Daisy and Hazel set up a detective agency at their boarding school but cases are few and far between. Until the two school girls discover a body and begin to investigate the murder of one of their teachers…
Murder Most Unladylike is a children’s book aimed at ages 9-12. It is a murder mystery but there is no graphic detail; even so, I would advise the content is more appropriate for the upper end of the age range.
A boarding school for girls, two wannabe sleuths, teenage angst, MURDER! This book has so many layers and I enjoyed it as an adult but would also like to share this with my kids. Murder mysteries are one of my favourite genres and this is a fab introduction for younger readers.
I found it difficult to work out when the book is set. The girls seem quite modern in their thinking and outlook on life but there are mentions of deportment and gymslips which made me realise it has an historical setting in the 1930s.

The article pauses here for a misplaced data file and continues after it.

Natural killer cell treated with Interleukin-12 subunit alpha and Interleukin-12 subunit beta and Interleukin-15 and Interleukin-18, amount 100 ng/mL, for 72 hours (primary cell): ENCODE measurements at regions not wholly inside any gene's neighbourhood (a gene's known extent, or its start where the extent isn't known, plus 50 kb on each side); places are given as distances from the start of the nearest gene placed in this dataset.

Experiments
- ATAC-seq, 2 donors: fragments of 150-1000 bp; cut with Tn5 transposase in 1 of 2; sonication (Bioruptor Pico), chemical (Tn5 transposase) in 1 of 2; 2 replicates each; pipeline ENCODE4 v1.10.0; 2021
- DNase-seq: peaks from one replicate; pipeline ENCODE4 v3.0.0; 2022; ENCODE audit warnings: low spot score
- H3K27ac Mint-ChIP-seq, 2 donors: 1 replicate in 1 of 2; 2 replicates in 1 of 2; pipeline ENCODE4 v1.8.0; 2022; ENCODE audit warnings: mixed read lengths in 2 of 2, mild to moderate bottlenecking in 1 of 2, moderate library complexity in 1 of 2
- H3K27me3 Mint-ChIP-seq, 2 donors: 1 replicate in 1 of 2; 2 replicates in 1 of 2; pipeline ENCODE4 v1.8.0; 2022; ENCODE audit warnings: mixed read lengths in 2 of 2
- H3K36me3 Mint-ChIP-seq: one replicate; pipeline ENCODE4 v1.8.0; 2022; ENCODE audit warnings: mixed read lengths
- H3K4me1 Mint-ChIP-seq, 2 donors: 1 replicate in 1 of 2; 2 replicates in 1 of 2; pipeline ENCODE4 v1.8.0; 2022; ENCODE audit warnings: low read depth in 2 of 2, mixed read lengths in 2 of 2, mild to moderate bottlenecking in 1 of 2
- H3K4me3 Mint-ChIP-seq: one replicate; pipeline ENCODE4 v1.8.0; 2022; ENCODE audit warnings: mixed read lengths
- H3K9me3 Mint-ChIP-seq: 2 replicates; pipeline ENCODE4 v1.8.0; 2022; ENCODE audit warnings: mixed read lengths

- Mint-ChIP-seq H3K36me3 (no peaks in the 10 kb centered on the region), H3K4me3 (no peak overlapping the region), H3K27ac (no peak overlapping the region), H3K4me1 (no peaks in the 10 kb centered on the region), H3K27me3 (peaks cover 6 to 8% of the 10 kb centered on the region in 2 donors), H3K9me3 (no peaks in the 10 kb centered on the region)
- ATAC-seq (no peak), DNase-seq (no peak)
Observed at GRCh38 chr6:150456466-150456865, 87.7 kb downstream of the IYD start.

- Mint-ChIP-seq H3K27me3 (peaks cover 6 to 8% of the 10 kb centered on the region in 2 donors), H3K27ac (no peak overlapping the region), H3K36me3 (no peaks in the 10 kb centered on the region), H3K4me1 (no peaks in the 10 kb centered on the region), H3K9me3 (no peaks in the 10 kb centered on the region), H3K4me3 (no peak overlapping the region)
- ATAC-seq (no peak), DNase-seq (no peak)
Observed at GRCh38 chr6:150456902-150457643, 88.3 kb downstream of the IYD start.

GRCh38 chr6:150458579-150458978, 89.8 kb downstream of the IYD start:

The book is written from the first person perspective of Hazel. She does experience some racism as she comes from Hong Kong. I enjoyed the narration of this audiobook by Gemma Chan. Her delivery evoked the teen characterisation of Hazel and I felt easily drawn into the plot. Daisy has a much more forthright personality and is clearly the dominant force in the pairing.
Murder Most Unladylike is an interesting and intriguing murder mystery aimed at older children.
When Daisy Wells and Hazel Wong set up their very own deadly secret detective agency at Deepdean School for Girls, they struggle to find any truly exciting mysteries to investigate. (Unless you count the case of Lavinia’s missing tie. Which they don’t, really.)
But then Hazel discovers the Science Mistress, Miss Bell, lying dead in the Gym. She thinks it must all have been a terrible accident — but when she and Daisy return five minutes later, the body has disappeared. Now the girls know a murder must have taken place… and there’s more than one person at Deepdean with a motive.
Now Hazel and Daisy not only have a murder to solve: they have to prove a murder happened in the first place. Determined to get to the bottom of the crime before the killer strikes again (and before the police can get there first, naturally), Hazel and Daisy must hunt for evidence, spy on their suspects and use all the cunning, scheming and intuition they can muster. But will they succeed? And can their friendship stand the test?